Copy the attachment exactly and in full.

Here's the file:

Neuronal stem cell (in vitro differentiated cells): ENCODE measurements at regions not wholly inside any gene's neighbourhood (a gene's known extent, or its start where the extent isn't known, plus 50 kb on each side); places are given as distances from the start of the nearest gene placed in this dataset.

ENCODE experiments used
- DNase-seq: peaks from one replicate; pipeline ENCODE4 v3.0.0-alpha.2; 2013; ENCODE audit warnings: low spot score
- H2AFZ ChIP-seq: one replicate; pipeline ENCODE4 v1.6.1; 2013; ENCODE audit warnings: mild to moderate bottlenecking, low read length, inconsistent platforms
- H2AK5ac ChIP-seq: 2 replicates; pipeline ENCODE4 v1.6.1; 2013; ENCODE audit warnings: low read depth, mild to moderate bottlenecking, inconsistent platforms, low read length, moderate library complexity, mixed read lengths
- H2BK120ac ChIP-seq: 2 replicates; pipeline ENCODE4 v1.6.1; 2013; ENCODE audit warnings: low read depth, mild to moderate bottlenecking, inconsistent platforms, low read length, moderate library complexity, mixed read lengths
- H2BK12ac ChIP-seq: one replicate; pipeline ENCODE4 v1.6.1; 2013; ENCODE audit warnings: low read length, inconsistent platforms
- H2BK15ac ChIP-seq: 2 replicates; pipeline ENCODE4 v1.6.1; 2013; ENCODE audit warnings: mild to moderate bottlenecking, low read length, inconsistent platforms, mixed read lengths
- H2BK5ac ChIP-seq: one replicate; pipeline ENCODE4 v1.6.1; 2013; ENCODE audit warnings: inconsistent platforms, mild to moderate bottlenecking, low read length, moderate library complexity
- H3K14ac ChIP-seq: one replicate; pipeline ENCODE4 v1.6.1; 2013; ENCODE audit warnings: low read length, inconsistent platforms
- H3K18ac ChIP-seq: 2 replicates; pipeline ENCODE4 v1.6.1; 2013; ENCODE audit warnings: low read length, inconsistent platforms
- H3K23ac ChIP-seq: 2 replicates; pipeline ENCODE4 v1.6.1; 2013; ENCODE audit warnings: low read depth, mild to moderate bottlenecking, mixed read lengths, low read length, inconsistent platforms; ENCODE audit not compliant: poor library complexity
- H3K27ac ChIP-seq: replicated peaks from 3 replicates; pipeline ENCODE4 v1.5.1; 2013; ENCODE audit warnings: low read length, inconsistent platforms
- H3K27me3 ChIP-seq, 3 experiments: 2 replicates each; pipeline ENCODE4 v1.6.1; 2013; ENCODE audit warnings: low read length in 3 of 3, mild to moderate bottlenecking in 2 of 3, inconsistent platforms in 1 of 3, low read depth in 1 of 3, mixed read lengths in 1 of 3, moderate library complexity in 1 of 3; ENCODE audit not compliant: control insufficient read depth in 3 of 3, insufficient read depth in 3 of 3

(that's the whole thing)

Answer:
Neuronal stem cell (in vitro differentiated cells): ENCODE measurements at regions not wholly inside any gene's neighbourhood (a gene's known extent, or its start where the extent isn't known, plus 50 kb on each side); places are given as distances from the start of the nearest gene placed in this dataset.

ENCODE experiments used
- DNase-seq: peaks from one replicate; pipeline ENCODE4 v3.0.0-alpha.2; 2013; ENCODE audit warnings: low spot score
- H2AFZ ChIP-seq: one replicate; pipeline ENCODE4 v1.6.1; 2013; ENCODE audit warnings: mild to moderate bottlenecking, low read length, inconsistent platforms
- H2AK5ac ChIP-seq: 2 replicates; pipeline ENCODE4 v1.6.1; 2013; ENCODE audit warnings: low read depth, mild to moderate bottlenecking, inconsistent platforms, low read length, moderate library complexity, mixed read lengths
- H2BK120ac ChIP-seq: 2 replicates; pipeline ENCODE4 v1.6.1; 2013; ENCODE audit warnings: low read depth, mild to moderate bottlenecking, inconsistent platforms, low read length, moderate library complexity, mixed read lengths
- H2BK12ac ChIP-seq: one replicate; pipeline ENCODE4 v1.6.1; 2013; ENCODE audit warnings: low read length, inconsistent platforms
- H2BK15ac ChIP-seq: 2 replicates; pipeline ENCODE4 v1.6.1; 2013; ENCODE audit warnings: mild to moderate bottlenecking, low read length, inconsistent platforms, mixed read lengths
- H2BK5ac ChIP-seq: one replicate; pipeline ENCODE4 v1.6.1; 2013; ENCODE audit warnings: inconsistent platforms, mild to moderate bottlenecking, low read length, moderate library complexity
- H3K14ac ChIP-seq: one replicate; pipeline ENCODE4 v1.6.1; 2013; ENCODE audit warnings: low read length, inconsistent platforms
- H3K18ac ChIP-seq: 2 replicates; pipeline ENCODE4 v1.6.1; 2013; ENCODE audit warnings: low read length, inconsistent platforms
- H3K23ac ChIP-seq: 2 replicates; pipeline ENCODE4 v1.6.1; 2013; ENCODE audit warnings: low read depth, mild to moderate bottlenecking, mixed read lengths, low read length, inconsistent platforms; ENCODE audit not compliant: poor library complexity
- H3K27ac ChIP-seq: replicated peaks from 3 replicates; pipeline ENCODE4 v1.5.1; 2013; ENCODE audit warnings: low read length, inconsistent platforms
- H3K27me3 ChIP-seq, 3 experiments: 2 replicates each; pipeline ENCODE4 v1.6.1; 2013; ENCODE audit warnings: low read length in 3 of 3, mild to moderate bottlenecking in 2 of 3, inconsistent platforms in 1 of 3, low read depth in 1 of 3, mixed read lengths in 1 of 3, moderate library complexity in 1 of 3; ENCODE audit not compliant: control insufficient read depth in 3 of 3, insufficient read depth in 3 of 3